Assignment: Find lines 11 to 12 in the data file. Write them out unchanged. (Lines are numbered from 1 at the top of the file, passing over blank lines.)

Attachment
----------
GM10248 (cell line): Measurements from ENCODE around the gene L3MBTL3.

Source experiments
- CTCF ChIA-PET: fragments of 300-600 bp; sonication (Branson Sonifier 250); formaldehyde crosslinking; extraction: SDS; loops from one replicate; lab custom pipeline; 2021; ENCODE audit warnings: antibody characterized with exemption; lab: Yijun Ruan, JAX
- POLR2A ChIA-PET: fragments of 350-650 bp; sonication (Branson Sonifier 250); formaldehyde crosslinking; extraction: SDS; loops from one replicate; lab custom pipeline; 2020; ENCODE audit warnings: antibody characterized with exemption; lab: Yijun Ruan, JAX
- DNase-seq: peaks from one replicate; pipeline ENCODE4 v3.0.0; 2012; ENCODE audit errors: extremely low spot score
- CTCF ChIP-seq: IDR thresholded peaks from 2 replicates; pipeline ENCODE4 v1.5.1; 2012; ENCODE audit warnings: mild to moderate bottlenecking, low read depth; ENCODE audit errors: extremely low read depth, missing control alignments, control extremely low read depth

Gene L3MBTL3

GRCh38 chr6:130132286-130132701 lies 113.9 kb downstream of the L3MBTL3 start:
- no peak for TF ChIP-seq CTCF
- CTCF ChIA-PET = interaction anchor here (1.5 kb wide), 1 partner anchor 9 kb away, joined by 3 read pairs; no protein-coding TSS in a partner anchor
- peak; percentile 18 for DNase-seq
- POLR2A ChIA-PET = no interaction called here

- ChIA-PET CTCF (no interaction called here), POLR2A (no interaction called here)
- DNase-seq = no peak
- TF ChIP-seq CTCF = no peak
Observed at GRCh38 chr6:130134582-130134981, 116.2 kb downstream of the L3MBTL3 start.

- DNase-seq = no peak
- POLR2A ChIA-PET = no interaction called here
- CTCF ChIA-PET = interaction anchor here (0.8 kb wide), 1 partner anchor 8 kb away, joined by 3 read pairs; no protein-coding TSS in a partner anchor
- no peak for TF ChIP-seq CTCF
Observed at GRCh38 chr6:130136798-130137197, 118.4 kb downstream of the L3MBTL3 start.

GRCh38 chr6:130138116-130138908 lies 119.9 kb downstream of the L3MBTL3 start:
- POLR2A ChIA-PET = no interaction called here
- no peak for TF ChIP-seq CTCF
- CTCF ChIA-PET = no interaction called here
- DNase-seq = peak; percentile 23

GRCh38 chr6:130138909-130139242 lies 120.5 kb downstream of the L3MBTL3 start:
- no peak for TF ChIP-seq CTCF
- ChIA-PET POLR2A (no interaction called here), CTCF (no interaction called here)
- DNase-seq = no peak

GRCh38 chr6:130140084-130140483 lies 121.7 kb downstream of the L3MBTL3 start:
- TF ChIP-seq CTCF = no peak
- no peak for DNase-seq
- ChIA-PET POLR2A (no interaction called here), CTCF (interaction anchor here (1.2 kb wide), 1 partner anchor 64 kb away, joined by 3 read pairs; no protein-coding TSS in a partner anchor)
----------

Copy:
- peak; percentile 18 for DNase-seq
- POLR2A ChIA-PET = no interaction called here